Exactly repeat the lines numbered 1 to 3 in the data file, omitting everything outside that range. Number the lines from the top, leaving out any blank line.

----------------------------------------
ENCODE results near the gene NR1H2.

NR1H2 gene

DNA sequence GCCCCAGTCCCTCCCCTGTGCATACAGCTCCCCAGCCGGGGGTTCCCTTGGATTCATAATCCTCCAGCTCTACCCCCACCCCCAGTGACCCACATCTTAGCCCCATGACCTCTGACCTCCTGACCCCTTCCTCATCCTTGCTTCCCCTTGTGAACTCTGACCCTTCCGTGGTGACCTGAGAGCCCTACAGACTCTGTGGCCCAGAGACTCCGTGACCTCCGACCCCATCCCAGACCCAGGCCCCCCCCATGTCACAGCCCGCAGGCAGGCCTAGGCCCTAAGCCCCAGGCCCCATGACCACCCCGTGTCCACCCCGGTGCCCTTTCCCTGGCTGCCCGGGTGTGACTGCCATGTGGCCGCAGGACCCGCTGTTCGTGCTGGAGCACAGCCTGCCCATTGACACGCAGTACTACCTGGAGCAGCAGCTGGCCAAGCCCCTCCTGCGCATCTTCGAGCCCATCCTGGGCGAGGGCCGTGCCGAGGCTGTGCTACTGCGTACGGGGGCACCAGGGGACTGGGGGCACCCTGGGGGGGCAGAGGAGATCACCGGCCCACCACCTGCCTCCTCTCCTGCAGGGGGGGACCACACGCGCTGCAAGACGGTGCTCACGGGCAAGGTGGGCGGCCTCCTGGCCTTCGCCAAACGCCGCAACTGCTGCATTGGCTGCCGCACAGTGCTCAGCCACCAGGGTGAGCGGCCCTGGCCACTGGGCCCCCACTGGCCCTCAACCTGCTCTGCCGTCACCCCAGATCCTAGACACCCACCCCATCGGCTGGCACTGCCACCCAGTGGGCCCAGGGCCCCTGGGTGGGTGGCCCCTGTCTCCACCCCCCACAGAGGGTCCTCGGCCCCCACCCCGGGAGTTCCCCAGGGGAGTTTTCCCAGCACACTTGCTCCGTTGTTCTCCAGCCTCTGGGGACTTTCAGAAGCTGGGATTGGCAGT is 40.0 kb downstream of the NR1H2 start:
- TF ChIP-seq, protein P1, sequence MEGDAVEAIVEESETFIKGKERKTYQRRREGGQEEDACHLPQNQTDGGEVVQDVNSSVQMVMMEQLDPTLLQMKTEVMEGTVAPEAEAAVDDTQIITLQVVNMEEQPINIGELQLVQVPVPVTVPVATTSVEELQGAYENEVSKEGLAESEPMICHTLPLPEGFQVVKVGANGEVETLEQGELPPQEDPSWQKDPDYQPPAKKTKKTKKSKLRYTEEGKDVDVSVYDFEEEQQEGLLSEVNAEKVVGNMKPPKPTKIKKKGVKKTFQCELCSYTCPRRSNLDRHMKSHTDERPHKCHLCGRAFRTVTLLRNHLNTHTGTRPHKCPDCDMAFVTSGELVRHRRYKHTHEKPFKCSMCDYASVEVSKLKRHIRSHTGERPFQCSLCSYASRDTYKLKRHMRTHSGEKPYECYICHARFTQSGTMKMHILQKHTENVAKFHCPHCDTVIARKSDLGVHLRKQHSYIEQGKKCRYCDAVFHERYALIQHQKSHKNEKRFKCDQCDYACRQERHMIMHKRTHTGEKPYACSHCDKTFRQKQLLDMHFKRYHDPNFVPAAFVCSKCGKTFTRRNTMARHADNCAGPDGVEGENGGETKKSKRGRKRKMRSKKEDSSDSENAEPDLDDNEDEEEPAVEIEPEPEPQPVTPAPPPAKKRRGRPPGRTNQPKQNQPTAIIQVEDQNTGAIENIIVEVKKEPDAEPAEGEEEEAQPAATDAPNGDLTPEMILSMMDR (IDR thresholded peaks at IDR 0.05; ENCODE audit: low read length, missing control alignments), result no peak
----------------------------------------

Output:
ENCODE results near the gene NR1H2.

NR1H2 gene

DNA sequence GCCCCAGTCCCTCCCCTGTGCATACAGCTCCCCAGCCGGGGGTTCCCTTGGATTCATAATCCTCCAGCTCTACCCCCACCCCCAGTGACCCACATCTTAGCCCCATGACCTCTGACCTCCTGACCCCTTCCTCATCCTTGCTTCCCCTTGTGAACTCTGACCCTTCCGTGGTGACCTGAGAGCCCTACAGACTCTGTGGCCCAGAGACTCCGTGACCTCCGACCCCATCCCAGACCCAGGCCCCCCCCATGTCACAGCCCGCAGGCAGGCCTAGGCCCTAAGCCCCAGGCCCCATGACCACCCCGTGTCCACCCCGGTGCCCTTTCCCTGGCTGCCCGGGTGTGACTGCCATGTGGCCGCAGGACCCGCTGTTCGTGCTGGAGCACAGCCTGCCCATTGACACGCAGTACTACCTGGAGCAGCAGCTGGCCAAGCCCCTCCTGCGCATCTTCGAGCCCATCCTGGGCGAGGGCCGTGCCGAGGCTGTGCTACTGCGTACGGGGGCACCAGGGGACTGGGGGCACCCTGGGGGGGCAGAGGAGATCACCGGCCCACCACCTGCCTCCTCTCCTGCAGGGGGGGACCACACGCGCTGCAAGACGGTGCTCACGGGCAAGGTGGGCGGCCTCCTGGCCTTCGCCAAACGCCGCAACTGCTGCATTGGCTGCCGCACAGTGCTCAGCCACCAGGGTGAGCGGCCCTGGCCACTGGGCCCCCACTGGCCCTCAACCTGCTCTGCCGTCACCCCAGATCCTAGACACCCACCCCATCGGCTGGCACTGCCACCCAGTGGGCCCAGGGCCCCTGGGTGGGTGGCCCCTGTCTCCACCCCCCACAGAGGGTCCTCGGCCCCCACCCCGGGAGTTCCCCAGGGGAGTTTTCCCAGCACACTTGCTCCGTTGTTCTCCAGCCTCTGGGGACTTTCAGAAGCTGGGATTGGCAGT is 40.0 kb downstream of the NR1H2 start: